Shelby Allen, who lives in Dyer County, Tennessee, said she started experiencing back pain and tingling in her arms a few weeks ago at a wedding. Her symptoms progressed until she found herself unable to feel her arms and legs while bowling with her school’s team.
“I’m on the bowling team in Dyer County, and I noticed when I was throwing the ball, I couldn’t feel my arm and legs,” Allen said. “So, I was freaking out.”
Her parents took her to a doctor in Jackson, Tennessee, where she was diagnosed with GBS. She was admitted to the ICU at Le Bonheur Children’s Hospital for treatment.
“When we got in, my doctor … told me right off the bat what she thought it was. She said ‘you have Guillain-Barré,’” Allen said.
Dr. Nick Hysmith, the medical director of infection prevention at Le Bonheur, said GBS is where “the body’s immune system gets a little bit confused and targets your nerve cells, and that leads to weakness.”
He said the adverse reaction is “extremely rare” and advised people to still get vaccinated.
According to the Mayo Clinic, initial symptoms of GBS include weakness and tingling in the extremities. The symptoms can spread quickly, eventually paralyzing the whole body.
People with GBS usually experience their most significant weakness within two weeks after symptoms begin. Most GBS patients require hospitalization.
According to data from the Vaccine Adverse Event Reporting System (VAERS), there have been 22 reported cases of GBS in children 12 to 18 years old after they got a COVID vaccine, with 21 of those cases attributed to Pfizer’s vaccine.
Between Dec. 14, 2020, and Oct. 29, 2021, for all age groups, 1,591 cases of GBS were reported to VAERS by people who had recently been vaccinated for COVID.
Allen, who was moved out of the ICU at Le Bonheur, said she is determined to walk at her graduation.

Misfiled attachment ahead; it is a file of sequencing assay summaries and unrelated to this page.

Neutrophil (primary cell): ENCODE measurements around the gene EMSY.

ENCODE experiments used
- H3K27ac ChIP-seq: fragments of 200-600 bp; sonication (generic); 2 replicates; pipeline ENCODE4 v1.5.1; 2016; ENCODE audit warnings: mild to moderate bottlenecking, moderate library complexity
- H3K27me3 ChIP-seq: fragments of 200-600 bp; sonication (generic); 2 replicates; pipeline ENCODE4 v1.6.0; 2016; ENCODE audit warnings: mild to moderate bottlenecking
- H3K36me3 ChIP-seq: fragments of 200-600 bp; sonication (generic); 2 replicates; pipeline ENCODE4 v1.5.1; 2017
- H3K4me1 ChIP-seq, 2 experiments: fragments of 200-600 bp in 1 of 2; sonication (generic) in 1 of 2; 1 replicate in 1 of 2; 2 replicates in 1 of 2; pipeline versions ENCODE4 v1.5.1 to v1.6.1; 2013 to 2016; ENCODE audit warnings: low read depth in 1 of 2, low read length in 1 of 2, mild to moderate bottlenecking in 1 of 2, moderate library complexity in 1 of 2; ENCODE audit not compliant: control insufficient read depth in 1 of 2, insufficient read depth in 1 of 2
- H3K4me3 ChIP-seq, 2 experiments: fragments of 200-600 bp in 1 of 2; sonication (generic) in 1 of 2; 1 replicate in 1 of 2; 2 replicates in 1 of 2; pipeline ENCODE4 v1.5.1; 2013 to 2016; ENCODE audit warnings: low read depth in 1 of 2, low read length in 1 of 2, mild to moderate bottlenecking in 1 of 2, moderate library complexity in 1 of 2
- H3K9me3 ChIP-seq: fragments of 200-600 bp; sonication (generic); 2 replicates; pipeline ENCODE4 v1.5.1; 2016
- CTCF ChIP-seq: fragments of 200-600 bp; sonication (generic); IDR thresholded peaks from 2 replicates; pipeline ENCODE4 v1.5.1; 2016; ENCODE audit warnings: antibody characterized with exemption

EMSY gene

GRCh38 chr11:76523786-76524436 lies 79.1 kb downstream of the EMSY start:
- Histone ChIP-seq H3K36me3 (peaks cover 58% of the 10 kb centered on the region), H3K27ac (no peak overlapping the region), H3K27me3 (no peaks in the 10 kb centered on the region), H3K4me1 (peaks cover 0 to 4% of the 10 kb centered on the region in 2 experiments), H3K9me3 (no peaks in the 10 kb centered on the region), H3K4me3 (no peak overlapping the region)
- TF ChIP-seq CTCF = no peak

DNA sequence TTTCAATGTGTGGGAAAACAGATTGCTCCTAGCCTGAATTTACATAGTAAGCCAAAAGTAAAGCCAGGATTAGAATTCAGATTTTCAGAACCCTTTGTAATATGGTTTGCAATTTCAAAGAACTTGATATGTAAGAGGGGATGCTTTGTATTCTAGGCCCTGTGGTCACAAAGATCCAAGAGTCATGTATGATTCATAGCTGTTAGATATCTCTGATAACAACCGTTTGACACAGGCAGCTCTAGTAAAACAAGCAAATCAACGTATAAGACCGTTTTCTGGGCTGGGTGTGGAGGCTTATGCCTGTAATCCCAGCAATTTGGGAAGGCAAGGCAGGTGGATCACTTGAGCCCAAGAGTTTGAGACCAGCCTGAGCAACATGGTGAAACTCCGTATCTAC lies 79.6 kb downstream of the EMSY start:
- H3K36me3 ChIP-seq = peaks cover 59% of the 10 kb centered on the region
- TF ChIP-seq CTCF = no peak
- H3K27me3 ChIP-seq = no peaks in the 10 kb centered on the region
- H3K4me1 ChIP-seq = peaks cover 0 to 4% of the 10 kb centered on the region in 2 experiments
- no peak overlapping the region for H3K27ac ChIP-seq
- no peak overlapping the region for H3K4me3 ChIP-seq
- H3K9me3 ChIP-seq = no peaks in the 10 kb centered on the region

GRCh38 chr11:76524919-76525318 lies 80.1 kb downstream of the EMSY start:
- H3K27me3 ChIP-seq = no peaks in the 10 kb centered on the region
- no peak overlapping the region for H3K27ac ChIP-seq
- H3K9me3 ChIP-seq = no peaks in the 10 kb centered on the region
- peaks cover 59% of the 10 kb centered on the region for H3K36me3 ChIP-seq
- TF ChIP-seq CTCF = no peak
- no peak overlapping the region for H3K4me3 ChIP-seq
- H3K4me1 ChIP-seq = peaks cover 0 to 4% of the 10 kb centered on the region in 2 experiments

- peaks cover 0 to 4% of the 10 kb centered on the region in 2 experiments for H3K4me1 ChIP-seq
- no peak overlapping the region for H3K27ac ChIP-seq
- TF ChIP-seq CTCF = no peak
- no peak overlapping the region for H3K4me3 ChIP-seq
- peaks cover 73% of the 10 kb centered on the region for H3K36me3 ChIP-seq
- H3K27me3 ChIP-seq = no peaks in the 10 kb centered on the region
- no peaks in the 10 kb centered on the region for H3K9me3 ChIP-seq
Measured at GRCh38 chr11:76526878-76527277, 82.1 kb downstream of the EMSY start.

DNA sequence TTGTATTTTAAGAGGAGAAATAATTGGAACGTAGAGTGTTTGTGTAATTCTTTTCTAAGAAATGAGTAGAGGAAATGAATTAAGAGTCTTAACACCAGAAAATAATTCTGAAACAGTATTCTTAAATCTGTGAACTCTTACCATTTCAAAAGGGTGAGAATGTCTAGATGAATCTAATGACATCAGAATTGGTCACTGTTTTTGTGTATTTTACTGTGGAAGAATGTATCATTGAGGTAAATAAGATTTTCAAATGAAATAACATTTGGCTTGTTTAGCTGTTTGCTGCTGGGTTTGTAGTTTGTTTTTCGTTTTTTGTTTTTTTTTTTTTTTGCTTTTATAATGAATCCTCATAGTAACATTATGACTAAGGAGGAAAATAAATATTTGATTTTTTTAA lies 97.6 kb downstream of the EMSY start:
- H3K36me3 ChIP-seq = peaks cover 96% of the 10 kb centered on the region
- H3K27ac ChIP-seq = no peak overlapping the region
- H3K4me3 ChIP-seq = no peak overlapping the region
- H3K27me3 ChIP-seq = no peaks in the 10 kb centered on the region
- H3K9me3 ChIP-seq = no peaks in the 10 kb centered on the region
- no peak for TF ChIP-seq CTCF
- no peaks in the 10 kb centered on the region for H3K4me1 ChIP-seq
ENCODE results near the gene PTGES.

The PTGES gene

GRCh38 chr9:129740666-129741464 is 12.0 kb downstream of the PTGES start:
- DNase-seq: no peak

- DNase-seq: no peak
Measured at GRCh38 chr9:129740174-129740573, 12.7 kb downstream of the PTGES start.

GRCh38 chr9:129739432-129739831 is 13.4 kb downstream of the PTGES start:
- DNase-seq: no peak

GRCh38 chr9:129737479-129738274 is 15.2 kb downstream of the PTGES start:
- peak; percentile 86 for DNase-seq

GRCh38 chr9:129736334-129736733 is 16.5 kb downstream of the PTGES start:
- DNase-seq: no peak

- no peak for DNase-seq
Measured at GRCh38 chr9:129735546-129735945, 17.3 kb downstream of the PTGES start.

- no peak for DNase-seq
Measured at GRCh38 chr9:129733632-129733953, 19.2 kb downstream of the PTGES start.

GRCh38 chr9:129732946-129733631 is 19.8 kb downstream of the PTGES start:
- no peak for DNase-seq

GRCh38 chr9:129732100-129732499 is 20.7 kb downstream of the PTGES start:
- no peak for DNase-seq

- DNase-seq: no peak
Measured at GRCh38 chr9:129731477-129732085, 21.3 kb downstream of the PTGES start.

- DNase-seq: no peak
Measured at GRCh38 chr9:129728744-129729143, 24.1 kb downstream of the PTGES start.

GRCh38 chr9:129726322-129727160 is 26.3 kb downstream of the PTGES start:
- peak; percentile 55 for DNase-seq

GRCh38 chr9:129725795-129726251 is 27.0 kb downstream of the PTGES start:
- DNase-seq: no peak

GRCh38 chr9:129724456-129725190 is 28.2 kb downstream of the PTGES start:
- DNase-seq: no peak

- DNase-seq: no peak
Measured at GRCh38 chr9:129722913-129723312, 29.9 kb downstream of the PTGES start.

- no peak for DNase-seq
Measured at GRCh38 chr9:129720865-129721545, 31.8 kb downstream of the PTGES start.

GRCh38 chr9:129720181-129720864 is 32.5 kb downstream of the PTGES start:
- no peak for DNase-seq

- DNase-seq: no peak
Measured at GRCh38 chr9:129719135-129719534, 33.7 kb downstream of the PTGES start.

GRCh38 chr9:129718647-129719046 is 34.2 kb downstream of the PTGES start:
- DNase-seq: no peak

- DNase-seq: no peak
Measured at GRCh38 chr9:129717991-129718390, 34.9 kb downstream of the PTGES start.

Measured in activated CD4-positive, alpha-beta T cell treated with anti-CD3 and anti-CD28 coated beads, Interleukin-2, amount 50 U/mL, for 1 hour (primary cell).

“I should be able to walk and get my diploma in March,” Allen said. “I’ll be graduating high school. I should be able to walk on that stage and I’m determined to do that.”
Allen said she feels blessed. “I could be dead, or I could be paralyzed.”
As The Defender reported Nov. 5, Diane Ochoa, a 63-year-old cancer survivor from Georgia, was diagnosed with GBS and chronic inflammatory demyelinating polyneuropathy after getting her second Pfizer shot.
In an exclusive interview, Ochoa said she is outraged after the vaccine injuries left her in “horrific pain,” unable to walk without assistance or provide for herself. Ochoa said she now suffers from injuries “far worse” than what she went through with her cancer treatment.
The Defender has also reported on a Texas teenager diagnosed with GBS a few weeks after his first dose of a COVID vaccine.
“I wanted to get the vaccine,” said Wyatt McGlaun, a high school senior. “I felt it was the right thing to do. I wanted to travel and enjoy my last summer before college.”
A few weeks after being vaccinated, McGlaun became weak and had difficulty walking. He was admitted to CHI St. Luke’s Health where he was diagnosed with GBS. Although McGlaun said he believed the vaccine was to blame, doctors said it could just be a “coincidence.”